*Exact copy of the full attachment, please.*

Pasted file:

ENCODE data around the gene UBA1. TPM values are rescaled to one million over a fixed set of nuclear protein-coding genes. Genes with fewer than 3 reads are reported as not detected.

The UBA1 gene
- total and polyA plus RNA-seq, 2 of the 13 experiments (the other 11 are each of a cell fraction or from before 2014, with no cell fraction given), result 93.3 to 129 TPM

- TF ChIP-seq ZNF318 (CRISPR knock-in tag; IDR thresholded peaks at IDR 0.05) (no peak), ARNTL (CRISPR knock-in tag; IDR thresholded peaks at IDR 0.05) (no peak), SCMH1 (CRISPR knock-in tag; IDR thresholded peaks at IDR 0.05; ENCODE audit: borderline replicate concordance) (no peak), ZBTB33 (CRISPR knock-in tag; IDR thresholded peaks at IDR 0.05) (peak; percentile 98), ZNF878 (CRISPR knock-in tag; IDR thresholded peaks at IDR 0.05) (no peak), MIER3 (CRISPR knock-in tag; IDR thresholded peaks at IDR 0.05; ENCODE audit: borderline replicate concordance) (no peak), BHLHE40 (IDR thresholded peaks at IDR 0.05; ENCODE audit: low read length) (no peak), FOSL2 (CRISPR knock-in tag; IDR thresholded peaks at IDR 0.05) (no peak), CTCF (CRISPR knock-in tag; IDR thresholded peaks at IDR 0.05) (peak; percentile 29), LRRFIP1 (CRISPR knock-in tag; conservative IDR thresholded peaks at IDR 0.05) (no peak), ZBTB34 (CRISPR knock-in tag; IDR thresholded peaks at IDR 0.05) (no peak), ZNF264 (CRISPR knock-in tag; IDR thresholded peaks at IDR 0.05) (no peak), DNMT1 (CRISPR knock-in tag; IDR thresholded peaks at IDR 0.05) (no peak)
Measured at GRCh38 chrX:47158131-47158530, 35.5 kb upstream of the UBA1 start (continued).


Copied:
ENCODE data around the gene UBA1. TPM values are rescaled to one million over a fixed set of nuclear protein-coding genes. Genes with fewer than 3 reads are reported as not detected.

The UBA1 gene
- total and polyA plus RNA-seq, 2 of the 13 experiments (the other 11 are each of a cell fraction or from before 2014, with no cell fraction given), result 93.3 to 129 TPM

- TF ChIP-seq ZNF318 (CRISPR knock-in tag; IDR thresholded peaks at IDR 0.05) (no peak), ARNTL (CRISPR knock-in tag; IDR thresholded peaks at IDR 0.05) (no peak), SCMH1 (CRISPR knock-in tag; IDR thresholded peaks at IDR 0.05; ENCODE audit: borderline replicate concordance) (no peak), ZBTB33 (CRISPR knock-in tag; IDR thresholded peaks at IDR 0.05) (peak; percentile 98), ZNF878 (CRISPR knock-in tag; IDR thresholded peaks at IDR 0.05) (no peak), MIER3 (CRISPR knock-in tag; IDR thresholded peaks at IDR 0.05; ENCODE audit: borderline replicate concordance) (no peak), BHLHE40 (IDR thresholded peaks at IDR 0.05; ENCODE audit: low read length) (no peak), FOSL2 (CRISPR knock-in tag; IDR thresholded peaks at IDR 0.05) (no peak), CTCF (CRISPR knock-in tag; IDR thresholded peaks at IDR 0.05) (peak; percentile 29), LRRFIP1 (CRISPR knock-in tag; conservative IDR thresholded peaks at IDR 0.05) (no peak), ZBTB34 (CRISPR knock-in tag; IDR thresholded peaks at IDR 0.05) (no peak), ZNF264 (CRISPR knock-in tag; IDR thresholded peaks at IDR 0.05) (no peak), DNMT1 (CRISPR knock-in tag; IDR thresholded peaks at IDR 0.05) (no peak)
Measured at GRCh38 chrX:47158131-47158530, 35.5 kb upstream of the UBA1 start (continued).